Hinge Questions: A Case for Closed Questions

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Much talk about questioning in the classroom will focus on the dichotomy between closed questions being problematic and open questions as very much the idealised tool for challenging students in their learning. Closed questions typically test recall skills whereas open questions allow students to explore viewpoints and to reason, argue, hypothesise, judge, evaluate and may other of the skills at the higher end of Bloom’s taxonomy.

In some respects I understand why this idea has gained traction. By their definition, closed questions are framed in a way to encourage students to ‘find’ the correct answer that the teacher is looking for and therefore become part of the ‘guess what the teacher is thinking’ game. Closed questions are also designed to give facts, to be easy to answer, to be quick to answer, and to leave the questioner in charge of the conversation. All of which do not appear to promote a learner-centered engagement where ‘hard-thinking’ takes place.

However, that is not to say that there isn’t a time and a place for closed questions in the classroom. Whilst they arguably may not be particularly effective in stretching learners, they are certainly extremely effective in identifying where learners have misunderstood knowledge or have failed to fully grasp a concept; a form of assessment known as diagnostic assessment. Which is where hinge questions become an excellent strategy.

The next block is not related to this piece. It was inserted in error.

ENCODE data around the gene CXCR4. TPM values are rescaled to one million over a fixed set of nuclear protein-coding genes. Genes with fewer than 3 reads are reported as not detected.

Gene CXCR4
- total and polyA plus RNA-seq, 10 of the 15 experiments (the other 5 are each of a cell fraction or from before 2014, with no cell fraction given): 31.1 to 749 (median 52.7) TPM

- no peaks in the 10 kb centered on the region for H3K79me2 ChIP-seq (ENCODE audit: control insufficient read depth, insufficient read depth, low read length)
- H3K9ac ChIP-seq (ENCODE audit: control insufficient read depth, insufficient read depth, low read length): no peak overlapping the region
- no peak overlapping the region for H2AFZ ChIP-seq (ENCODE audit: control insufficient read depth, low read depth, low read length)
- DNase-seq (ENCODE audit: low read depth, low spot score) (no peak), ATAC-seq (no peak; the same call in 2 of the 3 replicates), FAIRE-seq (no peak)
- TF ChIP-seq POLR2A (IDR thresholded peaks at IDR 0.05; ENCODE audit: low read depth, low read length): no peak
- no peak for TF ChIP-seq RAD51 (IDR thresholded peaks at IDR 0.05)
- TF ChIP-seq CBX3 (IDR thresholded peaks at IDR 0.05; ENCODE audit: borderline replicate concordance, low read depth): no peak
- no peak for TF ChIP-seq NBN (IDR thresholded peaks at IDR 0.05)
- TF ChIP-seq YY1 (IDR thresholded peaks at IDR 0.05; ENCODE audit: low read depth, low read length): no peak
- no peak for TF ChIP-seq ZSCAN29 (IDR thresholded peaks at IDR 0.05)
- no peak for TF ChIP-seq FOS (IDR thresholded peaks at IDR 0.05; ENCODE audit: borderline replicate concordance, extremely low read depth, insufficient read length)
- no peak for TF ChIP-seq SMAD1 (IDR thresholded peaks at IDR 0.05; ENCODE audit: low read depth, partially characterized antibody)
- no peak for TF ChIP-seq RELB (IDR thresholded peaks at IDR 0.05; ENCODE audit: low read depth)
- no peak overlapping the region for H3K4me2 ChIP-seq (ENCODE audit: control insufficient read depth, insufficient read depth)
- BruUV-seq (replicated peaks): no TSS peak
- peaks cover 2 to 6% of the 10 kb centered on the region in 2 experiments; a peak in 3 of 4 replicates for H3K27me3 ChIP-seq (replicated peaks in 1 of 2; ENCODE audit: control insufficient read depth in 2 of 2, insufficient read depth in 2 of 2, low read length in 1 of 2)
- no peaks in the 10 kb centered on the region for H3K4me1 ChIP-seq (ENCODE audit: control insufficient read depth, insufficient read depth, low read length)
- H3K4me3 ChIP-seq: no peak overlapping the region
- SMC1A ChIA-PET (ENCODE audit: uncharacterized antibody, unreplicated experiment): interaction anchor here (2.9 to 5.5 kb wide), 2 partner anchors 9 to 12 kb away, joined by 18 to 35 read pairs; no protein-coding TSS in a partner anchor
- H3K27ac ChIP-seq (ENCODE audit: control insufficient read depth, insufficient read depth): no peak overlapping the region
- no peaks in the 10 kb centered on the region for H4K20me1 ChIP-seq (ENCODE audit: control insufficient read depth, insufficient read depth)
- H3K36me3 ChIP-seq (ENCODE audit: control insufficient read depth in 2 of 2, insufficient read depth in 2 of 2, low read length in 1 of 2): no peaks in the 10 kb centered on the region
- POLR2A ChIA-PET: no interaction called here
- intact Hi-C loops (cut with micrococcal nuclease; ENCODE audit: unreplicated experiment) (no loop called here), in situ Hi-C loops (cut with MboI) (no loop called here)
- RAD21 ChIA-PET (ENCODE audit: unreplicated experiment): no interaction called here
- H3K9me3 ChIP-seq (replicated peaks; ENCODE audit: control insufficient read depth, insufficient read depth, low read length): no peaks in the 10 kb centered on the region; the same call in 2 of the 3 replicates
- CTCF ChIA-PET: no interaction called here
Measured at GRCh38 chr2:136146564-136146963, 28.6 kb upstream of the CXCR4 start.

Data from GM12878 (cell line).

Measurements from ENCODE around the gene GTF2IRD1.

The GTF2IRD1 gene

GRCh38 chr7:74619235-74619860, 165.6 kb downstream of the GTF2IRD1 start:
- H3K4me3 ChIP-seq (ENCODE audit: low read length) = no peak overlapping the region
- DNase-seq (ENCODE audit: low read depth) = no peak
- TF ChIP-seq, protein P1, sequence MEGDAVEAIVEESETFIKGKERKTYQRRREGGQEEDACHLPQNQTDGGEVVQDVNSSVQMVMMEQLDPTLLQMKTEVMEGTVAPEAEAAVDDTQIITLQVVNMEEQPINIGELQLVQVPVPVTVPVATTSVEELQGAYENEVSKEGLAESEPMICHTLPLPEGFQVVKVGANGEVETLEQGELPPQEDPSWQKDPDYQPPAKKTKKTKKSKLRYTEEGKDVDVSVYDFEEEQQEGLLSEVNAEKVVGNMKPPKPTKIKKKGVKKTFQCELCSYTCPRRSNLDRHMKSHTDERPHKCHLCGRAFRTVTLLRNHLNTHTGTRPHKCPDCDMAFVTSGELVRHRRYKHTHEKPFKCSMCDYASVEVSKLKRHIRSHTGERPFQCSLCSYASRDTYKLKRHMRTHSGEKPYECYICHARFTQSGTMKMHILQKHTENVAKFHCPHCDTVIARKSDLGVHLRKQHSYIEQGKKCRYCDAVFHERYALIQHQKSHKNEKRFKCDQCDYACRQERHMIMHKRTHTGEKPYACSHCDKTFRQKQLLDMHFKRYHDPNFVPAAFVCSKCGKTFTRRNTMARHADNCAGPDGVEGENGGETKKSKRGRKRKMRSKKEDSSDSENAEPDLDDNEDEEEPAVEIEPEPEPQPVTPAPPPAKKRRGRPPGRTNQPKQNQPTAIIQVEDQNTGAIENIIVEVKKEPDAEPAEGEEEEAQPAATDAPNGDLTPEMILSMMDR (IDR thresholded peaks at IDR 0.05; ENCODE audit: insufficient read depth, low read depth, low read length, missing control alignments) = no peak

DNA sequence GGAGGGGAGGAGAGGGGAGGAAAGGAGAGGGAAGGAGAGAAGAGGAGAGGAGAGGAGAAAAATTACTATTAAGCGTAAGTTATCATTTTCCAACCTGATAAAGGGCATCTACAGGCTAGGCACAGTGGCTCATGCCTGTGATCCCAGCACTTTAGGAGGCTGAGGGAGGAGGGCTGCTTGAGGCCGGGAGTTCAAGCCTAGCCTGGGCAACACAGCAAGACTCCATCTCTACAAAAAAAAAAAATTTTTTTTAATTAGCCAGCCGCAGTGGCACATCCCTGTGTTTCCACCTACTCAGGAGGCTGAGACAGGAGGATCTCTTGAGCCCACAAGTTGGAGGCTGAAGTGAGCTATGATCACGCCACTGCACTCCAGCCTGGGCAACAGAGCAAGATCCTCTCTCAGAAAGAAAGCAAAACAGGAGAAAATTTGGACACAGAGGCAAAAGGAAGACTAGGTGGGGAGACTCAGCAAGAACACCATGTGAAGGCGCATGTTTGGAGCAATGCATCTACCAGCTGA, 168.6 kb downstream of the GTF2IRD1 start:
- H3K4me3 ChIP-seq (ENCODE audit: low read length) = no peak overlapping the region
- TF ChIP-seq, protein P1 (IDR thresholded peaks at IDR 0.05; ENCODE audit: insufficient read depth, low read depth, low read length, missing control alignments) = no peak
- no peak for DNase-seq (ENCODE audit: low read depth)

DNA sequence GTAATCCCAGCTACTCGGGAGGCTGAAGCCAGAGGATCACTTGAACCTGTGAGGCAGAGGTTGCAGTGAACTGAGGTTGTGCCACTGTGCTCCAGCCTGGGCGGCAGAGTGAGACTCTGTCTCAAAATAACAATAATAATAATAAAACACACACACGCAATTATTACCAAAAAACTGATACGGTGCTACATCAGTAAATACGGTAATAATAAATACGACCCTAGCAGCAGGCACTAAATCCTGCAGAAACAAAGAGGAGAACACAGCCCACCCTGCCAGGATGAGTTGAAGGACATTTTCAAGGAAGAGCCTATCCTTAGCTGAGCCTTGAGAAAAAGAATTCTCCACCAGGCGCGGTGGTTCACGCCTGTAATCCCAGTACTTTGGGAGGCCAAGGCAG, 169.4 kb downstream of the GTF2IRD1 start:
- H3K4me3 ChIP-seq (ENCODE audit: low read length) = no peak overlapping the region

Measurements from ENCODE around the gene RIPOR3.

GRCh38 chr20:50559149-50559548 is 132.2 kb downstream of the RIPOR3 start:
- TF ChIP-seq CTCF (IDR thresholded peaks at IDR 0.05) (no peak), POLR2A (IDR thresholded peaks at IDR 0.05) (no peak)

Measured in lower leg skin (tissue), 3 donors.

Hinge questions are so called because they influence a teachers decision whether to move on to the next part of the lesson or not; this choice effectively hinges on whether the students have understood ‘Point A’ which they need to grasp before they move on to ‘Point B’.

So, to take an English example. Before learners can grasp the difference between a compound and complex sentence (Point B), they need to have previously understood subordinate clauses (Point A). As a teacher therefore, at some point in the lesson I would ideally present a hinge question, which will test whether the class have understood the prerequisite knowledge of subordinate clauses. The result of this hinge question will give one of two outcomes; a) they have understood, which means we can move on, or b) they haven’t understood, which means I need to be flexible in my teaching and we may need to spend more time looking at clauses. Either way, I will have been able to diagnose what is in the best interest for the class.
*It is worth noting at this point that 80% has been offered as a rough guide as to how many students needed to have ‘passed’ a hinge question before you move on, but of course, that will be down to your judgement. 

Which brings me finally to what a hinge question should look like. And the rules are:

  • It should be a closed question.
  • It should offer multiple choices (but only one correct answer)
  • The incorrect options should be varied in how they are incorrect.
  • It should be quick to answer (give them less than 60 seconds)
  • It should be quick to mark (mini whiteboards are perfect here)

For instance: